Monty Don celebrates the arrival of spring at Longmeadow where his tulips are looking fantastic. He also gets on with planting some clematis in his new cottage garden, along with a batch of kale on his veg plot.
Rachel de Thame takes a walk down memory lane when she visits Keukenhof in the Netherlands with her mother and Carol Klein is in Devon on the trail of early plant hunters responsible for the glorious selection of magnolias brought to these shores.
Late spring is the perfect time to direct sow hardy annuals. Because the soil is warm, they’ll germinate in a matter of days. As Monty explained, they can be sprinkled over the soil and given a light rake, or sown in defined lines so that you can tell what’s what when you come to weed. Packets of mixed seed can be bought from garden centres, but if you want to stick to a specific colour theme, it’s probably best to select them individually. Here are some of our favourites.
Agrostemma githago (Corn cockle)
Ammi majus (Bishop’s flower)
Calendula officinalis (Pot marigold)
Centaurea cyanus (Cornflower)
Chrysanthemum segetum (Corn marigold)
Delphinium consolida (Larkspur)
Eschscholzia californica (Californian poppy)
Limnanthes douglasii (Poached egg plant)
Linaria maroccana (Fairy toadflax)
Tropaeolum majus (Nasturtium)
Nigella damascena (Love-in-a-mist)
Orlaya grandiflora (White laceflower)
Papaver rhoeas (Shirley poppy)
Papaver somniferum (Opium poppy)
Magnolia garden featured
Marwood Hill Gardens
Tel. 01271 342528
The magnolia garden Carol went to see in Devon is open every day until the end of September. Most of the magnolias are past their best now, but there are plenty of other spectacular plants to see. Check out their website below for more information.
Dutch garden featured
2161 AM Lisse
The amazing garden Rachel and her mother went to see in Holland opens for a couple of months each spring. Unfortunately, it’s about to close for this season, but if you fancy a trip next year, it’ll be open from 20 March until 18 May 2014. More details about the garden can be found below.
It’s too early in the year to be planting spring bulbs, but there’s no harm in planning next year’s display. Rachel and her mother were very taken by some of the combinations on offer at Keukenhof this year, particularly the pink and white tulips growing together in a bed. The pink one was called ‘Flaming Purissima’ and the white double ‘Exotic Emperor’. They also liked the pastel-coloured display in the wood shown here. It was made up of the following bulbs.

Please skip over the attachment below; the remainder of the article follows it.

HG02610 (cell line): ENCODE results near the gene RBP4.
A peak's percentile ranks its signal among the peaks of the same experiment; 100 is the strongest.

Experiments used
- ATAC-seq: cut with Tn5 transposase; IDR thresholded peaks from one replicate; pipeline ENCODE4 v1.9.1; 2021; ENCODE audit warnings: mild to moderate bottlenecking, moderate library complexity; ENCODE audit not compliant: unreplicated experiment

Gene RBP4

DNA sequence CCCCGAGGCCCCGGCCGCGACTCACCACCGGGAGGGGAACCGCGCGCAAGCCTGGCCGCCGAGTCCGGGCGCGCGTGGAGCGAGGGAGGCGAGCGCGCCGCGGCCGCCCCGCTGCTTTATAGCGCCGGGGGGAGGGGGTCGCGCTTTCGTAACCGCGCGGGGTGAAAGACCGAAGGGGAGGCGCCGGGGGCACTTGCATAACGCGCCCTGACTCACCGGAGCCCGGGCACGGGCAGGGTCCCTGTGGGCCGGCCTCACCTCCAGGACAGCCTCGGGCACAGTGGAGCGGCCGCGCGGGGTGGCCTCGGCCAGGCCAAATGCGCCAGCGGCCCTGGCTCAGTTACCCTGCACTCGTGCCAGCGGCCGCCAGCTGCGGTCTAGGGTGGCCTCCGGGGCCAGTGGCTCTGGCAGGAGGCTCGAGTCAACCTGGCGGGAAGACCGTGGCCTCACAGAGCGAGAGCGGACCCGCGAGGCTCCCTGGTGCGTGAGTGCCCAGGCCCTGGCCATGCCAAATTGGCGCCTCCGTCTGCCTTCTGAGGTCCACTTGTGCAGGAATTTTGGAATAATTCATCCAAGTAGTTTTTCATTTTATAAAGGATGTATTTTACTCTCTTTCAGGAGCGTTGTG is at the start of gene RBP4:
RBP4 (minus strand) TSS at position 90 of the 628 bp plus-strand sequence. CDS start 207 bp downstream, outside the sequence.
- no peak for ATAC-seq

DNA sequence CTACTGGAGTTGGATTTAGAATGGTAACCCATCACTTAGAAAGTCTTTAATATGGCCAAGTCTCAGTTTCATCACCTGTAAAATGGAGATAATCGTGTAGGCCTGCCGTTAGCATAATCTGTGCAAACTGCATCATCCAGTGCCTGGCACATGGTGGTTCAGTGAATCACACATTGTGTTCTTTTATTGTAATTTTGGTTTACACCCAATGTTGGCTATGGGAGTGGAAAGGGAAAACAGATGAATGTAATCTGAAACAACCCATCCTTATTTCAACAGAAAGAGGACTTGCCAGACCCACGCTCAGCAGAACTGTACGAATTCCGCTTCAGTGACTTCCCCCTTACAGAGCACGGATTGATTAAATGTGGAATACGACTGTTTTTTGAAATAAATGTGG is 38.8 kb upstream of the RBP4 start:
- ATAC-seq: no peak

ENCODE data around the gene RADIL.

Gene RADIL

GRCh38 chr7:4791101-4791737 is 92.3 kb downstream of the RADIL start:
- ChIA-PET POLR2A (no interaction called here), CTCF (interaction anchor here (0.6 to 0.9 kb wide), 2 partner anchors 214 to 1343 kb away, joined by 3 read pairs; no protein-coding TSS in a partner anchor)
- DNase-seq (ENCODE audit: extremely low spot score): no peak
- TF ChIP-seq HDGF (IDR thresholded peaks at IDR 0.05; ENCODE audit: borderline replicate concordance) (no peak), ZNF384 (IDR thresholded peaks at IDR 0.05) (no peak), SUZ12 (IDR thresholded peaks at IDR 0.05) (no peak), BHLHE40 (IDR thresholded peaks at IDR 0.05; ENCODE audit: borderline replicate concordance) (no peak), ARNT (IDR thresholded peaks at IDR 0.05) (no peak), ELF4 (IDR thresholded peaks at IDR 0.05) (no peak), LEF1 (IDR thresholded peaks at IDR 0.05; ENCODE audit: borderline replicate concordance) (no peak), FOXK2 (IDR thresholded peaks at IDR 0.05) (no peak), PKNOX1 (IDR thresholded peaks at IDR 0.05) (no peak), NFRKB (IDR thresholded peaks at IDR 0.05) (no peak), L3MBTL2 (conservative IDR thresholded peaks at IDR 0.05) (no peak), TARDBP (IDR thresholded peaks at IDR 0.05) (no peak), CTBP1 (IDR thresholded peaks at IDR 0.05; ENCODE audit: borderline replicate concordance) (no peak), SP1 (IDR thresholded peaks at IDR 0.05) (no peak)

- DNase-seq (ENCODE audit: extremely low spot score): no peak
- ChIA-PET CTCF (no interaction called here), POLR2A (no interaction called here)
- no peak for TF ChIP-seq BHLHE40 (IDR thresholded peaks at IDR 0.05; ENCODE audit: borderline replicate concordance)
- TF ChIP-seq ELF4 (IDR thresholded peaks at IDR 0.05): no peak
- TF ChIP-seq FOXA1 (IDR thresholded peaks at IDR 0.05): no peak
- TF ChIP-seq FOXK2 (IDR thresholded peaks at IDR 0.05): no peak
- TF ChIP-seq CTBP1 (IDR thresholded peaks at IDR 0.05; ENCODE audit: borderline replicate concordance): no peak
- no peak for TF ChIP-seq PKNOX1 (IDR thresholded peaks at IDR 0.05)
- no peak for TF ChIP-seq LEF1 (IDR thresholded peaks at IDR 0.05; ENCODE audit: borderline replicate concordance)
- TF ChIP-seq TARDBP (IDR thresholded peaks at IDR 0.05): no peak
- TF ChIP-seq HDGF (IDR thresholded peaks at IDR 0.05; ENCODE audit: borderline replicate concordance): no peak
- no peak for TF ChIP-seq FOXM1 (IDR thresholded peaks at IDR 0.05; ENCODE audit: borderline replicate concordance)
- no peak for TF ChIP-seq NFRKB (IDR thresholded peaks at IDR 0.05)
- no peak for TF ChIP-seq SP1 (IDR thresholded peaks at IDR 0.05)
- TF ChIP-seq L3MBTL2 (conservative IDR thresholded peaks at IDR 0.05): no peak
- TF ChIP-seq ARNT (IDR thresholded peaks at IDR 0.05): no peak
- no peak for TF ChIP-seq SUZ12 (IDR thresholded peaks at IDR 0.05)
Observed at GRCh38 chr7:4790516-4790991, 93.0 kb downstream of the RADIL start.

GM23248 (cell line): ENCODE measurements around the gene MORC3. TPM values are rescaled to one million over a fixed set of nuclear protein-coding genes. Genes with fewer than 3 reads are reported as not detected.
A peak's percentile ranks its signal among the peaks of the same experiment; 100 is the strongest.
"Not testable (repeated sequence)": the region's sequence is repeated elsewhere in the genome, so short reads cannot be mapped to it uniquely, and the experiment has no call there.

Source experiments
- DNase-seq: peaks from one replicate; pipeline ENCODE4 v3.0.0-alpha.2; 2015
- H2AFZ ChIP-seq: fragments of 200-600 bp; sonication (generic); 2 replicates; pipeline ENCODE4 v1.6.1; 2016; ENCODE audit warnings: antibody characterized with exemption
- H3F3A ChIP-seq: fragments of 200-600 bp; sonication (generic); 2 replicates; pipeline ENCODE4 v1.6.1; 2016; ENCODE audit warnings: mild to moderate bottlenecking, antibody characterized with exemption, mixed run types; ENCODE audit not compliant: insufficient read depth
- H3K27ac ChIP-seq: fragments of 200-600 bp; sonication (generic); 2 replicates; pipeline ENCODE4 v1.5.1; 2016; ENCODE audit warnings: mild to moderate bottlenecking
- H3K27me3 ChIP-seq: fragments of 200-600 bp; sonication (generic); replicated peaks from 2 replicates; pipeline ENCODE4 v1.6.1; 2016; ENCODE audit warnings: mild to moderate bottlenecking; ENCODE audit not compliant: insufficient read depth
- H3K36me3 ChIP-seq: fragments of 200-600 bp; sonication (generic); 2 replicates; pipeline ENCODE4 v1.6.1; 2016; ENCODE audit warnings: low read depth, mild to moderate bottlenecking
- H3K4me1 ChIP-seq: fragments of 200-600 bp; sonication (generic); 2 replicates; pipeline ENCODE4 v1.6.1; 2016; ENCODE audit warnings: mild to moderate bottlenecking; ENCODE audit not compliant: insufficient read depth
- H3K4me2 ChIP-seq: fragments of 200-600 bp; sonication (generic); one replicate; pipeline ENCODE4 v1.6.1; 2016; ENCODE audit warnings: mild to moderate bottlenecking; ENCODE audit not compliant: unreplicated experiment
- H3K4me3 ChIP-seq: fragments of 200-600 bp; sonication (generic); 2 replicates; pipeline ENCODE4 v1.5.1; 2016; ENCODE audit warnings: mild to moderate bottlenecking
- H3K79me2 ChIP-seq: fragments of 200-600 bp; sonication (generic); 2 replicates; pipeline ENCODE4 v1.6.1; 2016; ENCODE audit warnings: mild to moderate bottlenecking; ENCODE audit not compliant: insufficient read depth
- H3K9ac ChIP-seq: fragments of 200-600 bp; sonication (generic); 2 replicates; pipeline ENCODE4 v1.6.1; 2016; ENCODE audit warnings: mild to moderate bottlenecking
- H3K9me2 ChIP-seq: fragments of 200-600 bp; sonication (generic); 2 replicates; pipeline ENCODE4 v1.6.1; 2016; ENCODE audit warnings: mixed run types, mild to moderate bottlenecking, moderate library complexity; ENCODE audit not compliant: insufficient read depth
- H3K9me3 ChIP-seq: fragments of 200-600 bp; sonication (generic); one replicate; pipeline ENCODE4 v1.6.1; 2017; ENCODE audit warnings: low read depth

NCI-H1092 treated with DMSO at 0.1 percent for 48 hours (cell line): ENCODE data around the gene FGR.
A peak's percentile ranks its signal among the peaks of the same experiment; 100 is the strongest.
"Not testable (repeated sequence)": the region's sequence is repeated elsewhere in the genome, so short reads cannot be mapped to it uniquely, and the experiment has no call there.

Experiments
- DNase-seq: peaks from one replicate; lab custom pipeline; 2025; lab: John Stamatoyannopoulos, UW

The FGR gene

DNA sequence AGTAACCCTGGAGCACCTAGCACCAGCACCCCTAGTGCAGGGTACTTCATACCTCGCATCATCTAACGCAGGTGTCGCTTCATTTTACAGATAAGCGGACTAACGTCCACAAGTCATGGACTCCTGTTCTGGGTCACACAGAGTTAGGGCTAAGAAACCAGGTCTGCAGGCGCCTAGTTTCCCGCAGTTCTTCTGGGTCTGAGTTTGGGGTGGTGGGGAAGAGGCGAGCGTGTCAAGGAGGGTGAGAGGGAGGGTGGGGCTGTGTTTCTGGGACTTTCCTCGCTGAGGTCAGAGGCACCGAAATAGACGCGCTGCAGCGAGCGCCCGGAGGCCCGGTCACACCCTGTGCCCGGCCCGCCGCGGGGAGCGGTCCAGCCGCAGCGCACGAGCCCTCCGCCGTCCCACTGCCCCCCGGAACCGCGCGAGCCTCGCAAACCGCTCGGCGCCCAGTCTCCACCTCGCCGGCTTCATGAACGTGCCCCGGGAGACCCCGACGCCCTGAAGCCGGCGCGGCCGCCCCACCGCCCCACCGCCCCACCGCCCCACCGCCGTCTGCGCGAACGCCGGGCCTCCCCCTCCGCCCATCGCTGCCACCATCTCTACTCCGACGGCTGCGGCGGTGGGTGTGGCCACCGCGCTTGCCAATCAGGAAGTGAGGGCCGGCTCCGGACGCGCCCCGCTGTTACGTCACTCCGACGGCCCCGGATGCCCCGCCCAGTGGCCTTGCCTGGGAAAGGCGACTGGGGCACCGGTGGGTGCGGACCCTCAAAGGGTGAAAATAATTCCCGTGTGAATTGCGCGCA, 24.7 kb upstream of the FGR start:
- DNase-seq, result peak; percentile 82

Narcissus 'Little Witch'
Narcissus 'Jack Snipe'
Ornithogalum nutans (Star of Bethlehem)
Puschkinia scilloides var. libanotica
Tulipa 'Ivory Floradale'
Tulipa turkestanica (Turkestan tulip)
Jobs for the weekend: Plant out sweet peas
It’s time to plant out sweet peas. For best results, dig over the soil beforehand adding plenty of well-rotted manure or garden compost as you go. Monty likes to use hazel bean sticks as a support, but a wigwam of bamboo canes will do the job just as well. Plant them deeply and then water them in really well. Don’t worry if you don’t see any signs of growth for the first week or so. They’ll soon get established.
Jobs for the weekend : Hoe veg
Annual weeds can grow at quite a pace in the spring, especially when the weather is warm and wet. Hoeing is often the best way of dealing with them on the veg plot, provided you do this on a dry day with a sharp hoe. Lightly skim the surface of the soil, cutting through the weeds as you go. There’s no need to gather them up – just leave them to shrivel in the sun.
Jobs for the weekend: Sow biennials
Biennials grow one year and flower the next, so you need to sow them now to guarantee a good display next year. Examples include wallflowers, foxgloves, honesty and sweet william. This can be done outside in a spare corner of your garden. Rake the soil to a fine tilth before sowing thinly in rows. Keep well watered until you’re ready to plant them out in the autumn.
|Presenter||Rachel de Thame|
|Series Editor||Liz Rumbold|